Wynona M. Lipman, the first black woman elected to the New...

Deaths Elsewhere

May 12, 1999

Wynona M. Lipman, the first black woman elected to the New Jersey Senate and the longest-serving member of the upper house, died Sunday in Trenton, N.J., of cancer. She never disclosed her age; Democrats said she was about 70.

Mrs. Lipman, first elected to the state Senate in 1971, had championed the causes of women, minorities, children and small businesses. Bills she had proposed that became law included measures to increase the penalties for adults who patronize child prostitutes and to expand the state's domestic violence laws to protect more victims and provide more services for children.

In a 1989 forum on women and politics, Mrs. Lipman recalled that when she was elected, the Senate didn't even have restrooms for women.

Shirley Dinsdale Layburn, 72, a ventriloquist who won an Emmy in 1949, the first year the awards were presented, died Sunday in New York of cancer. She received her Emmy for Most Outstanding Television Personality.

Her show appeared on Paramount Studio's KTLA in Los Angeles and featured her and her puppet "Judy Splinters."

Gilbert Millstein, 83, who brought attention to Jack Kerouac with a favorable review of the Beat Generation writer's novel "On the Road," died Friday in New York of kidney failure. His 1957 New York Times review of "On the Road" described the novel as a beautifully executed work of art and helped propel Mr. Kerouac into the public consciousness.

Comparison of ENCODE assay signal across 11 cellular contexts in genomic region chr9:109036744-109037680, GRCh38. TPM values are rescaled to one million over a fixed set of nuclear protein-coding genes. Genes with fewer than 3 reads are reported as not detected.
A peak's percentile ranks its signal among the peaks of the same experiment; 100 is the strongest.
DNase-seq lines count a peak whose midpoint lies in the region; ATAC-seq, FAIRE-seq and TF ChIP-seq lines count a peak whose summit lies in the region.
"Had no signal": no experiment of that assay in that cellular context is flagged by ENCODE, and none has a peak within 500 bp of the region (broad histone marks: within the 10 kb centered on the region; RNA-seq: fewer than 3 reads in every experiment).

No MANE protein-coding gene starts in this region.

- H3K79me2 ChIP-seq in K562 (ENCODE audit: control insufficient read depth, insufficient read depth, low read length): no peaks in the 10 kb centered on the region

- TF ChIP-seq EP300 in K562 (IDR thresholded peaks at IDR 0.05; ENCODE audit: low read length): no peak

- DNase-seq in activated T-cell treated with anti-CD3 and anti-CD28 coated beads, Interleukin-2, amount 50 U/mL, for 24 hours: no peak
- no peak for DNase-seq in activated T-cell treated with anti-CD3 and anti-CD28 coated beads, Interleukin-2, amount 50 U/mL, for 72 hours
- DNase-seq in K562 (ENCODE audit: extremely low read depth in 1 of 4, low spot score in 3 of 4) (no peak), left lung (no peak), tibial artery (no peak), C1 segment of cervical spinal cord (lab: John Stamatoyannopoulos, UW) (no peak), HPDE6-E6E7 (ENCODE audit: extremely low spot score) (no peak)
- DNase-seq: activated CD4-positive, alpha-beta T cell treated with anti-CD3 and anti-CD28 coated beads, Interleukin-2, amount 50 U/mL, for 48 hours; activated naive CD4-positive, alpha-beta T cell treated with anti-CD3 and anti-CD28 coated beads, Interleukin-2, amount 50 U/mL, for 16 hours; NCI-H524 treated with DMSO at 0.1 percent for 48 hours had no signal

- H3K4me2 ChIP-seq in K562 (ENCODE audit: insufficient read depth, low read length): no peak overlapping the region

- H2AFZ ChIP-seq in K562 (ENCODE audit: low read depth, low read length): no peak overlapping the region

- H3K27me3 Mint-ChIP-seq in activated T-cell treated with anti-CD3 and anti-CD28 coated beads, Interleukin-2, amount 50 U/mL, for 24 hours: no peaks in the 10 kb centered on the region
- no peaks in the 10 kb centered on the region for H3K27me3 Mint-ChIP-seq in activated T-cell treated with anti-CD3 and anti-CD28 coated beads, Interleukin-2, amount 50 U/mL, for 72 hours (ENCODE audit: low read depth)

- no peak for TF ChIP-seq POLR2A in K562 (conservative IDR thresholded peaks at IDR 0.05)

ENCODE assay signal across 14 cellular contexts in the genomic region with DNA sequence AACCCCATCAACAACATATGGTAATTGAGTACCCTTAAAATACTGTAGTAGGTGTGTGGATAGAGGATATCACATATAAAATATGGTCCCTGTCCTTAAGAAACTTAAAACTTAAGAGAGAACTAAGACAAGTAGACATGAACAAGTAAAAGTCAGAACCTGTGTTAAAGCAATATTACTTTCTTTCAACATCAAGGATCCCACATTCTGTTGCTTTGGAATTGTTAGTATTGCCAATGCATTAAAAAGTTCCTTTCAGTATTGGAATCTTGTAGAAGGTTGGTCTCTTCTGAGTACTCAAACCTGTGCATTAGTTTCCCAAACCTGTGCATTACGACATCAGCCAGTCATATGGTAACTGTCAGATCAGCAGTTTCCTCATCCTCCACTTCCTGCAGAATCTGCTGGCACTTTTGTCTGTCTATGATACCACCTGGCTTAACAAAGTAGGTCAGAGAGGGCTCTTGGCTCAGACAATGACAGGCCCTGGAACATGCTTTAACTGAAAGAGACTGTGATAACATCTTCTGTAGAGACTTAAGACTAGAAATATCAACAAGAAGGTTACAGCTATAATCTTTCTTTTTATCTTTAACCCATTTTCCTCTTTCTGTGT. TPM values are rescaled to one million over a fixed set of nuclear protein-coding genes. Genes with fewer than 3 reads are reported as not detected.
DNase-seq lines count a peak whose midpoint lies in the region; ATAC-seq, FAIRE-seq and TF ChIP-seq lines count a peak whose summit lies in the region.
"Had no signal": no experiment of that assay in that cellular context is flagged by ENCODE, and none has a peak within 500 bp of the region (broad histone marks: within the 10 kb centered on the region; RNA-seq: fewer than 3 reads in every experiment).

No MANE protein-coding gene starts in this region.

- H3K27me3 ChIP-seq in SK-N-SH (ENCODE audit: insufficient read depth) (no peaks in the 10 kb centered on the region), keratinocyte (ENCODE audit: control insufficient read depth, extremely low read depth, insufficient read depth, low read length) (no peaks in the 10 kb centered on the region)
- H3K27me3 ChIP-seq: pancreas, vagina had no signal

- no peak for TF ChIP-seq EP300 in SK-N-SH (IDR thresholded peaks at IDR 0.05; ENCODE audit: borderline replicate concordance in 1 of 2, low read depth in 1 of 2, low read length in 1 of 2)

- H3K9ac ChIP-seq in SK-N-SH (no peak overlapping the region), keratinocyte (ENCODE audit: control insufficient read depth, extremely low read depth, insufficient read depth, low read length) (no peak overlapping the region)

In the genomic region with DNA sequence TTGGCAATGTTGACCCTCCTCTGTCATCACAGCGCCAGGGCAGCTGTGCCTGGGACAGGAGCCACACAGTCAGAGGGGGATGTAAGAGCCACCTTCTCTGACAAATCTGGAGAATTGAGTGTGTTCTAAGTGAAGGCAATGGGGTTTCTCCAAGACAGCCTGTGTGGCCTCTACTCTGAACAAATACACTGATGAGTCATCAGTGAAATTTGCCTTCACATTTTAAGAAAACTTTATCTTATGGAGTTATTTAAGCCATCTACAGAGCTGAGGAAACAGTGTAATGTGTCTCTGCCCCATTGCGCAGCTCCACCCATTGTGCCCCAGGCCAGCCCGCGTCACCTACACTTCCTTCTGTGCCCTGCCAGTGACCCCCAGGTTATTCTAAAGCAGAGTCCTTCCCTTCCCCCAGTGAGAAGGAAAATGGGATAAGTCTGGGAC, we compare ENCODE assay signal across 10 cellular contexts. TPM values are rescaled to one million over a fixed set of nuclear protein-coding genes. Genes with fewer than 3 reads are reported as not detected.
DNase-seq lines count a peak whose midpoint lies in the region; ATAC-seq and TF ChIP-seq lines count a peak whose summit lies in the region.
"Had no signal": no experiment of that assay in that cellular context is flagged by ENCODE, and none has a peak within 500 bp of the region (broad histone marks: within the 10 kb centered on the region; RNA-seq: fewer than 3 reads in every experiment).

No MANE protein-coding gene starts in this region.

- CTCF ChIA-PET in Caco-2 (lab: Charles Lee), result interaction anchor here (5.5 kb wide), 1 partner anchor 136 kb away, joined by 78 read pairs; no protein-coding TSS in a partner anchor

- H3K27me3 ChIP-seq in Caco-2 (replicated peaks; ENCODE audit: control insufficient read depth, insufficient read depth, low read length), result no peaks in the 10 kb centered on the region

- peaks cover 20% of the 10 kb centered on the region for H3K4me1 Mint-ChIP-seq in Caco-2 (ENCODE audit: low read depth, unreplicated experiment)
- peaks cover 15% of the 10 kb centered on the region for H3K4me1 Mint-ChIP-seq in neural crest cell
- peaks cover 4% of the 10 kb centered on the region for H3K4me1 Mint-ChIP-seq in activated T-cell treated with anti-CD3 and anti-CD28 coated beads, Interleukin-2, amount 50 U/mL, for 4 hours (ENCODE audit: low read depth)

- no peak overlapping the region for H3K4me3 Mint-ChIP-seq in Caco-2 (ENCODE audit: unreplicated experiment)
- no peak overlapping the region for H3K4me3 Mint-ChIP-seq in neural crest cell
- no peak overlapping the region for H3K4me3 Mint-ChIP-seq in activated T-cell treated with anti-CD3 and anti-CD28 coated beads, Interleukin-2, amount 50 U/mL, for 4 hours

Maurice Scott, 86, a trumpeter and band leader whose namesake orchestra headlined concert halls for a half-century, died Saturday in Clifton, N.J.

The Maurice Scott Orchestra played for more than 50 years, with Mr. Scott fronting the group and contributing trumpet and vocals. Mr. Scott, whose real name was Maurice Anzaldi, also played with Tommy Dorsey, Jackie Gleason and Sammy Davis Jr.

Pub Date: 5/12/99

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